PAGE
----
NFL fines Taylor for leaving rookie meeting

Updated: July 23, 2004, 10:26 PM ET
ESPN.com news services

Washington Redskins: Safety Sean Taylor has been fined $25,000 by the NFL for leaving the league's rookie symposium for a day.

The fine is the largest leveled on a rookie for missing the mandatory seminars for first-year players. Ryan Leaf of San Diego and Ron Dayne of the Giants were fined $10,000 in 1998 and 2000 -- Leaf for leaving early and Dayne for not attending.

The NFL did not announce the fine but a source within the league, who requested anonymity, confirmed to The Associated Press that it had been levied.

Taylor, who starred at Miami, was the fifth player chosen in last April's draft.

He attended the first session of the three-day San Diego symposium on Sunday, June 27. He left the next day, then returned for the final session.

Taylor explained that he had to return to Miami to collect his belongings in an apartment from when he was being evicted, reported ESPN.com's Len Pasquarelli. League officials became suspicious of that excuse when Taylor instead showed up in Washington.

Realizing the potentially serious consequences of Taylor's departure, the Redskins arranged for him to fly back to San Diego for the balance of the symposium. That action did not, however, assuage the league.

To add to the drama, the league announced the sanctions as 'Skins officials and Taylor's representatives were huddling in Newport Beach, Calif., to discuss a contract.

The mandatory rookie sessions are designed to teach rookies about the pitfall of being an NFL player, with an emphasis on off-the-field behavior.

The league-imposed fine is the latest misstep by Taylor since the Redskins selected him. He dismissed agent Drew Rosenhaus just days after the draft and didn't hire someone new until early this week. During minicamp, Taylor looked out of place and at times was relegated to the third unit. At the conclusion of one practice, linebacker LaVar Arrington shoved a shaving cream pie into Taylor's face, irritating the rookies eyes, and forcing him to sit out an on-field session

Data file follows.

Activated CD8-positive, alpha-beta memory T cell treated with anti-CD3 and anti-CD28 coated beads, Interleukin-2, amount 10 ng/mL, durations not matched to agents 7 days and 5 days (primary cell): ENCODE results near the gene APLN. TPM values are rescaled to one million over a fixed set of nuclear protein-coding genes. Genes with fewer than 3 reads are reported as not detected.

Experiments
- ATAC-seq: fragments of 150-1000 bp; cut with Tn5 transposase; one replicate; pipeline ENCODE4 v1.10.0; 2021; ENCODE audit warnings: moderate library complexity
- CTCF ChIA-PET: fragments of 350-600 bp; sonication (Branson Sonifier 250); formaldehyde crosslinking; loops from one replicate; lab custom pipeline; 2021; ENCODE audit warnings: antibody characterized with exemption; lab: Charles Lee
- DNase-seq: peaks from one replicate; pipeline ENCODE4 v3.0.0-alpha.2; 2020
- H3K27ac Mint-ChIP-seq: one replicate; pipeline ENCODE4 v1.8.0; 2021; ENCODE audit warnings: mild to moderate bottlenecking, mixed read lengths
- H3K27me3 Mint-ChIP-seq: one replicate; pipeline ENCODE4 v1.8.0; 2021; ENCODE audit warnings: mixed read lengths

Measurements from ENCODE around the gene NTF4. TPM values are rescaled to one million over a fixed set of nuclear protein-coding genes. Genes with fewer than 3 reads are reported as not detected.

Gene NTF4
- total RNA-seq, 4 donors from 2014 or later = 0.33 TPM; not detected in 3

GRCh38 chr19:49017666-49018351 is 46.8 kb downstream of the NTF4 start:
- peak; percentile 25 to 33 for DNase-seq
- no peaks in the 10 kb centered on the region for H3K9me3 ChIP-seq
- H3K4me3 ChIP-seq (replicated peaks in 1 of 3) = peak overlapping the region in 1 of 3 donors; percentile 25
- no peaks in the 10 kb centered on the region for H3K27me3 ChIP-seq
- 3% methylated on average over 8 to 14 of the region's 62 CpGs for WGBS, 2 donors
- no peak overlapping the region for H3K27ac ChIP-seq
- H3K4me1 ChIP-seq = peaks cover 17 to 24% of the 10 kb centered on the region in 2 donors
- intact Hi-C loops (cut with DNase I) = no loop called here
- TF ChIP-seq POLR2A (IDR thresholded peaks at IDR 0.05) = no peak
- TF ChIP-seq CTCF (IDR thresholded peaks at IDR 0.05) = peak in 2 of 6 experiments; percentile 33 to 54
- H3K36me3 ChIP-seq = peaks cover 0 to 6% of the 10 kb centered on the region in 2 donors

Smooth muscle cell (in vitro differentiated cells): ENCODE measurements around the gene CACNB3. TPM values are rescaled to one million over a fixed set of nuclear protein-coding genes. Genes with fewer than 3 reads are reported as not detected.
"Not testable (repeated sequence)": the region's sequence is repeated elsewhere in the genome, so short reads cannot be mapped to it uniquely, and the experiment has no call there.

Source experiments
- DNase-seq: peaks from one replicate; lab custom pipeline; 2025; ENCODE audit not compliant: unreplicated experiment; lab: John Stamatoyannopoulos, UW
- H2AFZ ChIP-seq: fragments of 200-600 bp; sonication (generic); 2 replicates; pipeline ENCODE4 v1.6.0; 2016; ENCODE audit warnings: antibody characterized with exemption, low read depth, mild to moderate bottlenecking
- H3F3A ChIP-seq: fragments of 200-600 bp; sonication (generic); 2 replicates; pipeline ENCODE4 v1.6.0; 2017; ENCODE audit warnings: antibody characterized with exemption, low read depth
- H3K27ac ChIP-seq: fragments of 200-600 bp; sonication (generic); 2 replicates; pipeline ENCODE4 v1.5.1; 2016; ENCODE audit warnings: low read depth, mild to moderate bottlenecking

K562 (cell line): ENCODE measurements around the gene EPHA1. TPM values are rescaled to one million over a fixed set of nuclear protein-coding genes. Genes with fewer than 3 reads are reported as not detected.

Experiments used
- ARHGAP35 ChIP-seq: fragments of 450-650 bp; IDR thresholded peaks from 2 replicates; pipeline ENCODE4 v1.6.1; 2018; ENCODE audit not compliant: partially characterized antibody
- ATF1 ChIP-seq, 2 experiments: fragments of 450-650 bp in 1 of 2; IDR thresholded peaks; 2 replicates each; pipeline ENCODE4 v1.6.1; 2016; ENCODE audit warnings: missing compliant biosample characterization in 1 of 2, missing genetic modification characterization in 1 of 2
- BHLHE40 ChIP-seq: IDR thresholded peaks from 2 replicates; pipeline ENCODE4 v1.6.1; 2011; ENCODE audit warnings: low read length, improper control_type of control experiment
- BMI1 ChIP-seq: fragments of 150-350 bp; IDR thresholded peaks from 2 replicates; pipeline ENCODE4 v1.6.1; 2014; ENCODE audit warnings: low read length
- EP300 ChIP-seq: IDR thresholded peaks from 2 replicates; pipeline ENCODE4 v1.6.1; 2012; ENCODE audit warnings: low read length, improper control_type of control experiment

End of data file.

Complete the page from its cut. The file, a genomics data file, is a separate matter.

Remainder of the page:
Cincinnati Bengals: Continuing the youth movement preferred by coach Marvin Lewis, the Bengals released seventh-year veteran linebacker Adrian Ross, leaving the team with only 17 players from the 2002 opening day roster.

The release of Ross means the roster now features just five defensive players who were with the Bengals before Lewis became head coach last season. It also means the current average chronological age of the Cincinnati roster has dropped to 25.2 years.

Ross, 29, has appeared in 90 games and started 34 of them, usually at the strongside spot. He appeared in 15 games in 2003, and started in 13 of them, but tore the anterior cruciate ligament of his right knee in the season finale. For his career, the former Colorado State standout has 171 tackles, three sacks and one interception.

"I still feel like I'm there best linebacker," Ross said. "The good thing about this is that I won't have to sit behind players who aren't as good as me."

The Bengals are now very inexperienced behind projected starters Kevin Hardy, Nate Webster and Brian Simmons. The team's reserve linebackers now total just three NFL starts, all belonging to former Tennessee Titans backup Frank Chamberlain, and there is a chance that the top backups at two positions will be rookies.

-- Len Pasquarelli

Green Bay Packers: Still looking for depth at defensive end, the Packers signed veteran free agent Tyrone Rogers, who played all five previous seasons with Cleveland.

Rogers, 30, has appeared in 57 games with 18 starts. He career totals include 74 tackles, 12 sacks, one forced fumble and seven pass deflections. The former Alabama State star has flashed decent pass rush ability at various times in his career.

The Packers last week released former first-rounder Jamal Reynolds, leaving the team with a vacancy at defensive end.

-- Len Pasquarelli

Philadelphia Eagles: Running back Bruce Perry has agreed to a four-year contract.

Perry, a Philadelphia native, was the Eagles' seventh-round pick in the 2004 draft.

He ranked fourth on the all-time rushing list at the University of Maryland, despite missing parts of two seasons to injuries. As a senior in 2003 he rushed for 713 yards and six touchdowns in nine games.

-- The Associated Press

Minnesota Vikings: The Vikings released punter Eddie Johnson.

Johnson, a sixth-round draft pick in 2003, struggled with his get-off time all season and was replaced late in the year by Leo Araguz after dropping snaps in three consecutive games.

The Vikings on Friday also signed punter Filip Filipovic and receiver Ryan Hoag. Hoag, a former Gustavus Adolphus standout, was a 2003 draft pick by Oakland and spent time last season with the New York Giants.

-- The Associated Press

St. Louis Rams: The Rams signed seventh-round pick Erik Jensen to a three-year contract.

Jensen, a 6-foot-2, 255-pound tight end, started 12 games for Iowa last season and finished his collegiate career with 24 receptions for 282 yards and three touchdowns.

The Rams previously signed 2004 draft picks Larry Turner, Jason Shivers and Brandon Chillar.

-- The Associated Press

New England Patriots: The team signed free agent tight end Matt Cercone.

The 6-foot-4, 252-pound Cercone was originally signed out of Arizona State as a free agent by the Minnesota Vikings in 1999. He also spent time with the Jacksonville Jaguars and Barcelona Dragons of NFL Europe.

The team did not disclose terms of the agreement.

Len Pasquarelli is a senior writer for ESPN.com.

Information from The Associated Press was used in this report.

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